Activity 6: Making Hero Comic Books
Activity time: 15 minutes
Materials for Activity
- Construction paper, preferably the large "legal" size, for all participants
- Crayons, color markers, pens and pencils
- Scissors (including left-handed scissors) and a stapler
Preparation for Activity
- Fold each piece of construction paper into three roughly equal, horizontal strips by holding it lengthwise ("landscape" format) and folding one flap down and another up.
- Make a sample comic strip and a sample book for the children to see. Use stick figure characters and minimal detail so that the children see that they do not have to be artistically talented to successfully complete the project.
Description of Activity
Distribute materials to children at work tables. Tell them that they can now make a book or a comic strip about one of the real people whose perseverance they have just heard about.
Show the children the samples you have made. In the comic strip, show them how each of the three panels represents a part of the story you have chosen.
- On the first panel, draw the problem that the person wanted to change. (Examples: Draw a picture of Kaneesha noticing the two separate groups of kids on the playground; Olympia Brown near a sign that says "no voting.")
- On the second panel, draw the person doing something about the problem. (Examples: Show Kaneesha helping an Asian child with homework, Olympia Brown writing letters).
- In the third panel show what changed. (Examples: Show Kaneesha's schoolmates all playing together, Olympia as an old woman voting).
Tell the children they may add balloons to show people speaking, but this is not necessary. This is a completed comic strip once the child has put a title on it.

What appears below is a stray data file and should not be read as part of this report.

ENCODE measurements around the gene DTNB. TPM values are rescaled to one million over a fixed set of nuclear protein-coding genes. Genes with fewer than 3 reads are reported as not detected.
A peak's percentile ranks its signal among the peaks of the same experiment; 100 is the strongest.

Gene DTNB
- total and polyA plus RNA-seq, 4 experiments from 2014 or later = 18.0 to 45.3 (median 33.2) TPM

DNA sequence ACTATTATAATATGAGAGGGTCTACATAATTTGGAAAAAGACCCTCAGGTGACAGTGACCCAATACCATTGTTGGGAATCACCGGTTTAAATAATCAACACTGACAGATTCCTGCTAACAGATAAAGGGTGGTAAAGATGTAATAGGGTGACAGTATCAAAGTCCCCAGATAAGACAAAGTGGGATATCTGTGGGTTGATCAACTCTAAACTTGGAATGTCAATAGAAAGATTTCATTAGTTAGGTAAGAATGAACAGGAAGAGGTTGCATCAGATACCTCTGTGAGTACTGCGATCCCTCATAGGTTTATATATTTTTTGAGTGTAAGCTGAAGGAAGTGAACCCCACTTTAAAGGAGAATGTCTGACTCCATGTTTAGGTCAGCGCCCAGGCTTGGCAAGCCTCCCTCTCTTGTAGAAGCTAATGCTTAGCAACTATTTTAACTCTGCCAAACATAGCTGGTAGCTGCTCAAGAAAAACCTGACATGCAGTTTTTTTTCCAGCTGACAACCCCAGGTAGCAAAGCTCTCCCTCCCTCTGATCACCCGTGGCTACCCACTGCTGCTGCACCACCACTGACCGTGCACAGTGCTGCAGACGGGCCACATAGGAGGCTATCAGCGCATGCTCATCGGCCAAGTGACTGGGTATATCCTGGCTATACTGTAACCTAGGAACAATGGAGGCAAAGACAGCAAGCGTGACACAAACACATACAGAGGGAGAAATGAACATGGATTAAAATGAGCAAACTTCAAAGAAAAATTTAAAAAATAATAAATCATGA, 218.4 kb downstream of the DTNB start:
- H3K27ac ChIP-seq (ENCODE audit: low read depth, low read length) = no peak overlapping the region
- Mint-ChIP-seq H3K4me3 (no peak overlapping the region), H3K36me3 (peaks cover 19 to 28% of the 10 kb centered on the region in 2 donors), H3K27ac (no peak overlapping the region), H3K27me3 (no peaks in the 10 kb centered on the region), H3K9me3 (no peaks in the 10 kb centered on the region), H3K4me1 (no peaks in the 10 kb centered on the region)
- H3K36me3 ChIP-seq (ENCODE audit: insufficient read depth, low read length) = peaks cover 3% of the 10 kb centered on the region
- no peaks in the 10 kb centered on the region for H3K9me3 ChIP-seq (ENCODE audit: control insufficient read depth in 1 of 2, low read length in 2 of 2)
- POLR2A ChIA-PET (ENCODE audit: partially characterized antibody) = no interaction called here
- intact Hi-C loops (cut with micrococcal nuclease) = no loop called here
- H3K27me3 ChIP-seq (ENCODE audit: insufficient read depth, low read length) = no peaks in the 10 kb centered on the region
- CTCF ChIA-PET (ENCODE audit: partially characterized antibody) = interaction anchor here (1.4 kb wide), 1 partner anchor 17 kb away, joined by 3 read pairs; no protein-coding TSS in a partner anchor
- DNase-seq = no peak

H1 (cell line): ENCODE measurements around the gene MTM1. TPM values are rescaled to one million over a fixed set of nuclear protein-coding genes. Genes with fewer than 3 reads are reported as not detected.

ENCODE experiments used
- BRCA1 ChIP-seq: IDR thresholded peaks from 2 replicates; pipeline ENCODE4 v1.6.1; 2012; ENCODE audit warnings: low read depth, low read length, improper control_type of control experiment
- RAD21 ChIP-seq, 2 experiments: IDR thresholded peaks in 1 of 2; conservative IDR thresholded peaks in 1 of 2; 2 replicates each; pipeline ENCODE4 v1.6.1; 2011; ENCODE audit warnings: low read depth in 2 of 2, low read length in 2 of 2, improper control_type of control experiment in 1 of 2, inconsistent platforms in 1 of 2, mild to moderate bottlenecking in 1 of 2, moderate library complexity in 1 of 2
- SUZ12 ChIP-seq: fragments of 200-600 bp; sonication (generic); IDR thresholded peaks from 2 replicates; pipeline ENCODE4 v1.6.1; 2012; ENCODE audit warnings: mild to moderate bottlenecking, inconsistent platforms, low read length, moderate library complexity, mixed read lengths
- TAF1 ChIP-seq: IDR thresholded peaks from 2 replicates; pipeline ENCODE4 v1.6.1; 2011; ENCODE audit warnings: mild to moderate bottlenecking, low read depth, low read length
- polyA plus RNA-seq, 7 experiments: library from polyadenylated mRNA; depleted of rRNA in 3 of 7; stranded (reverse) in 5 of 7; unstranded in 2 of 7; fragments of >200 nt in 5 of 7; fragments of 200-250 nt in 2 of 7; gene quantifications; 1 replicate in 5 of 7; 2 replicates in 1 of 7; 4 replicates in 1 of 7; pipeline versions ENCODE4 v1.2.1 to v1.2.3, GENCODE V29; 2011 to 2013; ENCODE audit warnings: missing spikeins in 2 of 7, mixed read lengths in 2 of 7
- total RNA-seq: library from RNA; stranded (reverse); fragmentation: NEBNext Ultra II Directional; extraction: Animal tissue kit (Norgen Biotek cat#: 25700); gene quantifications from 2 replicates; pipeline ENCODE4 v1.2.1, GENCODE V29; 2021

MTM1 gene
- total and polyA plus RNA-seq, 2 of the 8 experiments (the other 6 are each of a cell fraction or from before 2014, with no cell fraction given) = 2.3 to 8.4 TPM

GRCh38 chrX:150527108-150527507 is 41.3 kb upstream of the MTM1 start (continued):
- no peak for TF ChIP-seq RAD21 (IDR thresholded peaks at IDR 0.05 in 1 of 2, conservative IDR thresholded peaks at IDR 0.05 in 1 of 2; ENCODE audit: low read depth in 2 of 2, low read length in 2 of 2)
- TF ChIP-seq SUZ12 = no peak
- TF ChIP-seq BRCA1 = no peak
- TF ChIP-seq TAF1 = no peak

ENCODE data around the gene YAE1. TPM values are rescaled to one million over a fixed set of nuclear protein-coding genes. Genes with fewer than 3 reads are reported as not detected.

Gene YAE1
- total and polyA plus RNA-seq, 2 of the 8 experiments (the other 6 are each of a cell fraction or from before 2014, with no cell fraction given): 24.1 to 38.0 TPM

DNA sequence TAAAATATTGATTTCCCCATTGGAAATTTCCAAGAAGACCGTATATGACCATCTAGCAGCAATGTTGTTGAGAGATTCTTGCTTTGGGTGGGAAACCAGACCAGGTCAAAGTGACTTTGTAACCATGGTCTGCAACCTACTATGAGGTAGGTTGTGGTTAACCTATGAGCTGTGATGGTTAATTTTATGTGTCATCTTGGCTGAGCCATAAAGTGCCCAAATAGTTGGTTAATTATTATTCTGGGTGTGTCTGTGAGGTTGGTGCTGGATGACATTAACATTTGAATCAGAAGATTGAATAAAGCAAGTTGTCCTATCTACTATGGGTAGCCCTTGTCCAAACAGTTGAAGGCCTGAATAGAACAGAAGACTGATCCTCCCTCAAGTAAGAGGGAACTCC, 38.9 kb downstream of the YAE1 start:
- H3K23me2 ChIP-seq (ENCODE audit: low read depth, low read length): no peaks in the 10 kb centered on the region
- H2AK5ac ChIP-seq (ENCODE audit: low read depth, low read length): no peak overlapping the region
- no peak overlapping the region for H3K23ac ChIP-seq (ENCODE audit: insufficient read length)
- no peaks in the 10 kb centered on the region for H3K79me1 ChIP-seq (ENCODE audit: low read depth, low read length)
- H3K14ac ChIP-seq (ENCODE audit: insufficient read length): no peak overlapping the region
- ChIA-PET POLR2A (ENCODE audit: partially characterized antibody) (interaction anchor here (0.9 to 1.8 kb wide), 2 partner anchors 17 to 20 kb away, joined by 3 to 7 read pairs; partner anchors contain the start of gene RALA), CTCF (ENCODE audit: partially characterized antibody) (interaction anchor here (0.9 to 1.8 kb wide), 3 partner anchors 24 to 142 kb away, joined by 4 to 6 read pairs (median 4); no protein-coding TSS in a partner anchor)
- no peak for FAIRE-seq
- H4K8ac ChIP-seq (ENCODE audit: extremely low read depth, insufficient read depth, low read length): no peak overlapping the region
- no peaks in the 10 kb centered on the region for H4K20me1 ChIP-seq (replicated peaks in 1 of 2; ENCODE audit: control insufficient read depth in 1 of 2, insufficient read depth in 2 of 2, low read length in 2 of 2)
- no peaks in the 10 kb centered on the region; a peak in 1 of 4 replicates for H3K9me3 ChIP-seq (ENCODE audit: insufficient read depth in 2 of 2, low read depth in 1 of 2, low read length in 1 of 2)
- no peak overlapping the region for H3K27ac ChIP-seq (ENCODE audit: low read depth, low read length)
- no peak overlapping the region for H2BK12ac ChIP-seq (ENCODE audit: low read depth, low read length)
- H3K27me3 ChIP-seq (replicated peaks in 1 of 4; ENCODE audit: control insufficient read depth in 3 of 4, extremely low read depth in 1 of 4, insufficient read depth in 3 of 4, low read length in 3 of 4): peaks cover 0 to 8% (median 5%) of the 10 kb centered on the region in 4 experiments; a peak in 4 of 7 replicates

To make a book, cut the three pages apart so that they are separate. Next you will put another piece of paper the same size as the other three on top of the other to make a cover page with a title. Then staple them together at the top corner or on both left hand corners.
Encourage the children to use stick figures so that the drawings will not take too much time. If they do not finish, invite them to finish them at home. Either way they should take them home to show to their families.
As the children work, ask them to tell why they chose the hero they chose. You may also ask them if there are problems that really concern them, and if they can imagine what action they might take to make change when they are older.
If you have time, add Alternate Activity 2: Whipping Cream. One child at a time can stop work on his/her comic strip or book, and take a turn at manually whipping cream, which requires perseverance and yields a nice reward. At the end of the whipping cream activity there will naturally be a small feast!
Including All Participants
The artistic confidence of children this age can be quite variable, so, encourage everyone to use simple stick figures to show the action and not worry about detailed drawings. If there are children who are not able to draw independently, a co-leader can sit with them and ask for their ideas and draw for them.
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